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Confession time: We love food — a lot. There is something oh-so-satisfying about trying a new recipe and creating a home-cooked meal from scratch. We also love how food can bring people together and provide comfort in times of uncertainty (like right now).
What we don’t love is how much food ends up in landfills. According to the Environmental Protection Agency, an estimated 63.1 million tons of food waste was generated in 2018. And while much of this food is lost during the production phase, food waste also happens when consumers toss out edible food.
If you’ve recently started down the path of low-waste living, tackling food waste in the kitchen may seem like a daunting task. But don’t stress! Even small changes can make a big impact, and The Earthling Co. is here to help you take that first step to greening up your kitchen.Shop Low-Waste Living
Minimizing food waste in your home doesn’t need to be a Herculean task. Here are a few simple (and delicious!) ways to help you waste less food.
It sounds so simple, doesn’t it? Yet so many of us make the mistake of shopping without a plan (or worse, shopping on an empty stomach), causing us to buy far more than we actually need. Plan your grocery trips in advance and buy only the foods on your list. Don’t forget to eat a snack before you go!
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Let’s say that you’ve recently made a huge batch of veggie burgers. And they were delicious…for the first two nights. But now, you’re starting to get bored. The solution? Put your leftovers in a tortilla and have delicious veggie tacos! Repurposing leftovers is super easy (after all, most of the food has already been made) and ensures that no food goes to waste.
Can’t get through all of your leftovers before they go bad? No biggie — just pop them in the freezer. The list of foods that you shouldn’t freeze is fairly short, which means you should be able to preserve most meals without an issue. Utilizing your freezer storage also allows you to buy foods in bulk, which saves you money while reducing plastic waste.
Society’s strict beauty standards don’t just apply to people — they apply to produce, too. From bruised apples to oddly-shaped carrots, “ugly” produce often gets wasted due to cosmetic reasons. One way you can help reduce our nation’s food waste problem is by looking for “imperfect produce” bins at grocery stores.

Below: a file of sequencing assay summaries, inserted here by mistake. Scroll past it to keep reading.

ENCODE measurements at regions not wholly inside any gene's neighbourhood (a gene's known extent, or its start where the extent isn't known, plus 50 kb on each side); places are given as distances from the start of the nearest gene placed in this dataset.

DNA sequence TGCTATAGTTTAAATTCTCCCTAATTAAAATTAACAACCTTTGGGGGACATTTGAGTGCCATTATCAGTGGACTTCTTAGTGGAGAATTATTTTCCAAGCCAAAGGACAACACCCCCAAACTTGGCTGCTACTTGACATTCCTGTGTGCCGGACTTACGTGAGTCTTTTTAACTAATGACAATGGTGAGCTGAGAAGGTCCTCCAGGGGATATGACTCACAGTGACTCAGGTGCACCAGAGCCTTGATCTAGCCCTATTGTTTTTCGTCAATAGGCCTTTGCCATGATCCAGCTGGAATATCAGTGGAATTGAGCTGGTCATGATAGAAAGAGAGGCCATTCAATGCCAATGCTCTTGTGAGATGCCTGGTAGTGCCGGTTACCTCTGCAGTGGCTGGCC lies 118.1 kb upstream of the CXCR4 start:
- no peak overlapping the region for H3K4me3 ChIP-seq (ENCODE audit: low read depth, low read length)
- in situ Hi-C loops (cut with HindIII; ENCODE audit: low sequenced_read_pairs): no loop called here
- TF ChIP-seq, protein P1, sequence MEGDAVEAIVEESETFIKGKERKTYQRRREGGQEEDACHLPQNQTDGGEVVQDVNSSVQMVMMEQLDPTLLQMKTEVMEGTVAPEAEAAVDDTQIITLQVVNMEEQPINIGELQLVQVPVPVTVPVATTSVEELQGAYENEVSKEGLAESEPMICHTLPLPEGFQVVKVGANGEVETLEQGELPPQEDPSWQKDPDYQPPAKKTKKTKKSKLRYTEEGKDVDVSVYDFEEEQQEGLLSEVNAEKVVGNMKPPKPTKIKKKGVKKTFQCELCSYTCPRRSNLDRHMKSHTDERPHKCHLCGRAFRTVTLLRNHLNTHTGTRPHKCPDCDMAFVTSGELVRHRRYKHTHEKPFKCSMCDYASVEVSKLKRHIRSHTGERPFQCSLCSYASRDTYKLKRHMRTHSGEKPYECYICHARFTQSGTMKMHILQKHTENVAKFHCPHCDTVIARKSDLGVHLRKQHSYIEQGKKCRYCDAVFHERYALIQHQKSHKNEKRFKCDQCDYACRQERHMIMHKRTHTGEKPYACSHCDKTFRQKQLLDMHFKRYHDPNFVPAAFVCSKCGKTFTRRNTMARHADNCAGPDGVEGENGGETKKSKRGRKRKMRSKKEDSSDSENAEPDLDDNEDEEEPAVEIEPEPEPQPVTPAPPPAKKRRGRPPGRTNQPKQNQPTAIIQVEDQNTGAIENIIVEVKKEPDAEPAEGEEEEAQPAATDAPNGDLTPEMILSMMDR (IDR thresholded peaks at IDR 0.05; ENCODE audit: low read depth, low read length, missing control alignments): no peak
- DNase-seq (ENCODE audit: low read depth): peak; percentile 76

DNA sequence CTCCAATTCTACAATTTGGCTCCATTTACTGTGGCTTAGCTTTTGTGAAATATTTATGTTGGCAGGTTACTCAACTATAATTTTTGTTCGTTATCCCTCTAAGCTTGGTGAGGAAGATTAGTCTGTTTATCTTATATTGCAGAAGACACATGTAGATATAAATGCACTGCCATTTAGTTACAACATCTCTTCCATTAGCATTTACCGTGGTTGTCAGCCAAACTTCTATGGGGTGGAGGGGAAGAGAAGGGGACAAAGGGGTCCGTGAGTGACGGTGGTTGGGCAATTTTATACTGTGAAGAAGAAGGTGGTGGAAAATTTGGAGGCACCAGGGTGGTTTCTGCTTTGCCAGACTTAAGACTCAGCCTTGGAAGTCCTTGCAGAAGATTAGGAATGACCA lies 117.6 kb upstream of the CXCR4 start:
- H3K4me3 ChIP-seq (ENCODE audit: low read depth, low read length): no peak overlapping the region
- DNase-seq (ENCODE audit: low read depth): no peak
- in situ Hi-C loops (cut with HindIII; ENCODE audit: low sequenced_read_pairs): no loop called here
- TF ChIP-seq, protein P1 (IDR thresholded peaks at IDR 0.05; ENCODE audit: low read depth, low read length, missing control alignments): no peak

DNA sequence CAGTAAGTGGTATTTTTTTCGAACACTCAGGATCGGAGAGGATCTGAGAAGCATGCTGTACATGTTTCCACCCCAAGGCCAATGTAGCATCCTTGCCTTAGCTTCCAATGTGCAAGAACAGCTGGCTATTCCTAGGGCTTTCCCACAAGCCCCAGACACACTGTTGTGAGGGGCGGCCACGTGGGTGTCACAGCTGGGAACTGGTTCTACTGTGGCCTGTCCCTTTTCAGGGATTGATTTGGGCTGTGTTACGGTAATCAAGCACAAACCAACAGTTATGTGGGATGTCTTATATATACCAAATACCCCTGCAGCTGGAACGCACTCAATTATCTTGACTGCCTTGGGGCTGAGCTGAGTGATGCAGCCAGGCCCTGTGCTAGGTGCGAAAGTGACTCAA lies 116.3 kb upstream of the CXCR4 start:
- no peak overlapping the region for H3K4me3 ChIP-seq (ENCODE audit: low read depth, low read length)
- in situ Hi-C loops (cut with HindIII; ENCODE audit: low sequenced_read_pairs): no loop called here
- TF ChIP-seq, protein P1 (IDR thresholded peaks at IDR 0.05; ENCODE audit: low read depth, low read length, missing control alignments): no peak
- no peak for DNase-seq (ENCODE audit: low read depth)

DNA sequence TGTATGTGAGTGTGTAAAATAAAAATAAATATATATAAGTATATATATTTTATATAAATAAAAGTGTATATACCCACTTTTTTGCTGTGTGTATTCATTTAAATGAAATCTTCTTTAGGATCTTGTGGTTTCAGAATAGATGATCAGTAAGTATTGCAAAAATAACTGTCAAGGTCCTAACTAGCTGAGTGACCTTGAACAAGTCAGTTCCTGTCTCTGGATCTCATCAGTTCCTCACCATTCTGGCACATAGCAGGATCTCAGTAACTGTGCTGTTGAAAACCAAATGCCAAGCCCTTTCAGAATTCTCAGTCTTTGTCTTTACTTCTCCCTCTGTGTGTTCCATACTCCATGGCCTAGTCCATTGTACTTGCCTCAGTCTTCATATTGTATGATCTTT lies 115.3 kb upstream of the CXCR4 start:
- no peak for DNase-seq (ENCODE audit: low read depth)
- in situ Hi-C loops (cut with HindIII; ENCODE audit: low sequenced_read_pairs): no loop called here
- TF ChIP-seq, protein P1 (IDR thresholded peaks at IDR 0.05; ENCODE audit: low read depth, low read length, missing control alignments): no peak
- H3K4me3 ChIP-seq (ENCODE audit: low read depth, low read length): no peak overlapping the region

Sell-by, use-by, best-before — companies use many confusing terms to let consumers know when they should eat their food. But the truth is, these terms aren’t regulated and are usually just the manufacturer’s way of letting consumers know when their food is at peak freshness. To avoid tossing out perfectly good food, use your best judgment with food that is slightly past its expiration date.
Composting leftover food is a great way to make smart use of leftover table scraps. Set up a composting system in your yard or on your countertop. You can also check to see if your city has a drop-off service that will take your food scraps.
If composting isn’t an option for you, don’t toss out your scraps just yet! Leftover table scraps can be reused in many delicious ways. For instance, if you have leftover bones, you can use them to make soup stock. Breadcrumbs can be turned into savory croutons. And orange peels can be used to zest up your meals and give smoothies a tangy flavor!
Whether it’s using every last table scrap or reducing how many groceries you buy at the store, there are plenty of small things you can do to help minimize food waste. And don’t forget: You can always donate your safe, untouched food to local food banks to help those in need!